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VOICE OVER: Noah Baum WRITTEN BY: Kuil Schoneveld
According to the Kardashev Scale, a Type III Civilization should be able to harness the power of an entire galaxy... Humanity isn't quite there yet, but what will our lives be like if we ever do become an advanced, Type III, intergalactic species? In this video, Unveiled looks far into the future, to see how far humankind could possibly go as we continue to explore and understand the universe around us...

What If Humanity Was a Type III Civilization?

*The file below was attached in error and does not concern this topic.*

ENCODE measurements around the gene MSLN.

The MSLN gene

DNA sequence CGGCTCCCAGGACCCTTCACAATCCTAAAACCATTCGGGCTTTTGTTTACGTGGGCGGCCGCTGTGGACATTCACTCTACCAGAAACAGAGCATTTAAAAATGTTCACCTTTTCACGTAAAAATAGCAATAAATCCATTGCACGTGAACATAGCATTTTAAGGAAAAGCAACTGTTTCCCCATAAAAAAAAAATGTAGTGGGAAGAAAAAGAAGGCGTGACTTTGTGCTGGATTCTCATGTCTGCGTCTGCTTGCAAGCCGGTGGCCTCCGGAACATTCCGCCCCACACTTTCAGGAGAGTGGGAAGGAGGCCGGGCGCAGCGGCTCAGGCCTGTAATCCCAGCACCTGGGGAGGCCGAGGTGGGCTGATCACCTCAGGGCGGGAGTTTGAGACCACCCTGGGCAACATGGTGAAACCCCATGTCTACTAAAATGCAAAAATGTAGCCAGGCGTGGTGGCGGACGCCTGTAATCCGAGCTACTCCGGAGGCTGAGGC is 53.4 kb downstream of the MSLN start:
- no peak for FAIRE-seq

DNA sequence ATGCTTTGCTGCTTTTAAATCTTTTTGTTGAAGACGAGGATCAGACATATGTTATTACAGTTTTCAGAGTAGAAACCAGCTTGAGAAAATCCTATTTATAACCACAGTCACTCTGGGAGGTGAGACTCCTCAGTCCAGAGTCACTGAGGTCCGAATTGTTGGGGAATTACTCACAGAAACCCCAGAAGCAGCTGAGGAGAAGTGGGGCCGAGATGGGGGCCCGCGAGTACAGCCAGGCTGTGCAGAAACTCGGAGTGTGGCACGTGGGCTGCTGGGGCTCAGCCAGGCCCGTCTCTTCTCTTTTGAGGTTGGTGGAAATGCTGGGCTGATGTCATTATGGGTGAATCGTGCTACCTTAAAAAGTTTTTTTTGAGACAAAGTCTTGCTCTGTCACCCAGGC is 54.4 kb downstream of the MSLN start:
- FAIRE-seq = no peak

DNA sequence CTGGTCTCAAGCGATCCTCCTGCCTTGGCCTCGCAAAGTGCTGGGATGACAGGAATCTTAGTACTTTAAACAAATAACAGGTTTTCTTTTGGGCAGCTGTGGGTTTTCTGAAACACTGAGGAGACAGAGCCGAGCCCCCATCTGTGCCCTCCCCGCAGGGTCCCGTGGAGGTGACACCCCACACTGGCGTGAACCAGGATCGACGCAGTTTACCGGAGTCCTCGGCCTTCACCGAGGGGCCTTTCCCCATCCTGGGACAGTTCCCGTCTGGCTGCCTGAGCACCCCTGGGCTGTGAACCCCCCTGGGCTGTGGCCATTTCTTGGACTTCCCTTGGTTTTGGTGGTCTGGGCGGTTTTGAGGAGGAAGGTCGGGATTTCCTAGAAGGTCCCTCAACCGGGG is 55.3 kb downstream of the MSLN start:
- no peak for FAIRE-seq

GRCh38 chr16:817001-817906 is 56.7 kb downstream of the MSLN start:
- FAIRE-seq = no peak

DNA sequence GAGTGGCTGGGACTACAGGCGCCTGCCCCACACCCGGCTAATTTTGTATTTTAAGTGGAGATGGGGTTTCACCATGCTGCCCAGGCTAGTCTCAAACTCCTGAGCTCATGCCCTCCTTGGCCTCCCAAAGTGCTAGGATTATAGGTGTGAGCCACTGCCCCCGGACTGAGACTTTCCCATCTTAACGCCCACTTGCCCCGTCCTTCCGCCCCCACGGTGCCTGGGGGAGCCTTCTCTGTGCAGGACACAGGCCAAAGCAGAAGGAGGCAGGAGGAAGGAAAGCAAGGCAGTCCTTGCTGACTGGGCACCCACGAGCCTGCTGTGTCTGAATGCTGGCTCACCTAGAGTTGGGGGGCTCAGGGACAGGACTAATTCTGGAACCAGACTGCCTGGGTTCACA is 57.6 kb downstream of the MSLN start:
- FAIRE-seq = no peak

Across our history, humanity has slowly grown to dominate almost all of Earth’s ecosystems. From sharpening stones to breaking the internet, we’ve developed technologies that have helped us to do amazing things. So, what’s next for our species? This is Unveiled, and today we’re answering the extraordinary question: What if humanity was a Type Three civilization. So, what exactly is a Type Three Civilization? The term was first coined by the Soviet astronomer Nikolai Kardashev, who devised a way to categorize the degree of technological advancement and intergalactic influence of all hypothetical societies. He originally offered three separate groups - Types One, Two and Three - with more categories added afterwards to encompass even more possibilities for our imagined civilizations. But still, Type Three is held as an ultimate “end goal”. According to the Kardashev Scale, a Type One group is able to harness all of the energy produced by and on its home planet; Type Two groups can capture and efficiently use the energy produced by their most local star - perhaps, at their highest level, through something called a Dyson Sphere, a theoretical device that would surround the sun to transfer energy back to us like super-efficient solar panels; But, a Type Three civilization runs off of the energy output of its entire galaxy - in our case, it’d mean a system of energy capture that would leave no star or object in the Milky Way untouched or untapped. We’d be a super-advanced race of beings with seemingly limitless power! As mentioned, the Kardashev Scale has been expanded in both directions more recently to include Type Zero, medieval-style tech that we’ve since improved upon; But also Type Four, the harnessing of energy from an entire universe; and Type Five, which unlocks the power of the multiverse. But, let’s not get too far ahead of ourselves - Type Three galactic power has often been billed as the major breakthrough. So, what would entering Kardashev’s third tier mean for us? And where exactly are we starting from? Well, according to Carl Sagan’s interpretation back in the 1970’s, Earth deserved to be classified as Type 0.7 planet. Which, in Kardashev’s grand scheme of things, feels fairly disappointing - especially since we’re also the most advanced civilization we’ve ever seen in all of the universe. For Sagan, combining both our technological advancement and our general access to information - that is the things we have but also the things we know - we can’t yet consider ourselves fully Type One. Regardless, theoretical physicist Michio Kaku has said he thinks humanity will assume our place as a Type One group in a century or two. While the milestones for progress between Zero and One aren’t universally agreed upon, we have at least achieved some degree of technological and societal improvement to show that we’re heading in the right direction. Remember, it’s mostly about using our own planet’s potential in as efficient and logical a way as possible. For example, we’ve made steps toward a global language, our worldwide communication system - the internet - is potentially only decades away from being accessible for every member of our species, and we’ve seen the birth of mostly cohesive trading blocs like the European Union. To truly become a Type One civilization, though, we have to balance our technological progress with the environment, ecosystems and general planet that we live on - or else we risk an early self-destruction. With the fabled Type Three band set firmly in our sights, however, we’d need cultural and scientific revolution one hundred times over. And the issue of energy - locating it, storing it and transmitting it - would be at the heart of our efforts. We’d have to build systems that harvest the output of entire stars which, at the very least would require some form of reliable interstellar travel or, arguably more simply, some kind of web of interstellar connections. As our ability to reach further into the stars increases, though, so do our chances of being challenged - meaning we’d need to also be prepared to hide or protect ourselves from the possibility of other advanced groups who can do the same thing. Of course, all of these things are much easier said than done, and actually achieving them would require us to overcome all sorts of barriers and possibly rethink the seemingly immovable facts about the fabric of the universe… the laws of thermodynamics, the laws of stable matter, and the implicit laws of planetary evolution could all slow our progress in ways we can hardly begin to anticipate. But, as our expanding pool of technological knowledge has helped us in the past, we’d still need to find answers to these problems. Perhaps our own biological shortcomings would be the first things we’d overcome - in the hope that a race that lives forever will improve forever. We’d employ new technologies to survive most natural, currently inevitable causes of death. Sickness and the ill effects of old age would surely be things of the past in an existence where we have the ability to capture and use the energy of entire stars at our leisure. With our own biology essentially updated, our population would rapidly increase day by day as we also master self-replication techniques. But, the problems of overpopulation would have long gone, seeing as we’d no longer be confined to just Earth. In fact, we may have moved off of Earth completely. And so, as we expand into the universe fuelled by the energy potential of an entire galaxy, we’d reach the limit of what Kardashev originally thought was possible. But such inconceivable developments could never unfold without dramatic societal change, as well. To overcome political barriers and create a truly united community, we’d need to establish seamless, unshakeable social cohesion throughout our species - allowing us to progress toward our increasing goals. Even achieving intergalactic energy capture would require us all working together, rather than trying to battle and beat each other to key discoveries, inventions or pieces of legislation. For some, those same qualities are needed to graduate beyond even Type One - with our planet currently feeling the effects of war, division and overconsumption. If we can’t band together for our own world, then could we ever truly expect to tame galaxies? Ultimately, our ascendance to Kardashev’s Level Three could require us to rewrite what it means to be human; to readjust our natural instincts, to work as one thriving, fluid, intelligent mass. Perhaps we’d slowly, organically evolve over hundreds of thousands of years, or perhaps we’d gradually mechanize ourselves to keep up. Yes, we’re talking cyborgs. At least part-robotic recreations of real-world people could give us a limitless means for storing information in the form of memories. The internet would be integrated into our very thoughts - constantly added to by every other Type Three being - equipping us with instant knowledge on any subject. There are obvious downsides, including the prospect that our shared super-computer could get hacked by a higher power, and the probability that our individual personalities would disappear as soon as our minds are networked together to turn us into blockchain humans. But, such a shift would see us soar up Kardashev’s Scale - granting everyone access to everyone else’s thoughts, memories and ideas, to further improve our status as a civilization. With such radical changes shaping us into almost unrecognisable beings from what we are today, there’d be little incentive or need to conventionally “work” as a Type Three human. Most tasks would be automated with little-to-no human intervention required. Instead, we’d be at liberty to continue exploring other galaxies - now that we’d mastered our own - exposing our collective consciousness to what the wider universe has to offer. We’d no longer be limited by the planet we were born on (because we could travel anywhere); the wealth we were - or weren’t - born into (because we’d all be equal); or the confines of even life expectancy (having sidestepped aging and sickness, too). And so, with so much time on our hands, we’d almost inevitably busy ourselves trying to reach Kardashev levels Four and Five - to wield universal power over everything in existence. This seemingly insatiable quest to complete Kardashev’s Scale does throw up a few existential questions… In this new world, what makes our lives worth living? How would we spend our extra time, effort and intellect? Would our primal needs for things like food, water, shelter and family still drive us in the same way? The average human’s role in a civilization that has claimed dominion over an entire galaxy would clearly be completely different to what we experience today. And that’s what would happen if humanity was a Type Three civilization.